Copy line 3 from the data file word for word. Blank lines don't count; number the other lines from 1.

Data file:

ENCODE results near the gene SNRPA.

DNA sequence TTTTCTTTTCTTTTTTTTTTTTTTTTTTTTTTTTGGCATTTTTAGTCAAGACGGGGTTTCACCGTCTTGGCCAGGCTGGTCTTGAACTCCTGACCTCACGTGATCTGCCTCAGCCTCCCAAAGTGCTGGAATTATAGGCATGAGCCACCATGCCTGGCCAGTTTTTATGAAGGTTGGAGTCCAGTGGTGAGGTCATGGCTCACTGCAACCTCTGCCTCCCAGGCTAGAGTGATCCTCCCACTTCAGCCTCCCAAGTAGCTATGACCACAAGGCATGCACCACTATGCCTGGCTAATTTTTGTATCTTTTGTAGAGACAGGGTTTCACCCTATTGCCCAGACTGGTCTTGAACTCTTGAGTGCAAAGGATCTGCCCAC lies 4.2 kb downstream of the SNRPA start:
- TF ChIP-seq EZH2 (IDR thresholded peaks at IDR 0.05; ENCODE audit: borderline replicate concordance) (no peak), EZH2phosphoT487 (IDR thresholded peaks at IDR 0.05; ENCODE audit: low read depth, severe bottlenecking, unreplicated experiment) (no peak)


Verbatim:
- TF ChIP-seq EZH2 (IDR thresholded peaks at IDR 0.05; ENCODE audit: borderline replicate concordance) (no peak), EZH2phosphoT487 (IDR thresholded peaks at IDR 0.05; ENCODE audit: low read depth, severe bottlenecking, unreplicated experiment) (no peak)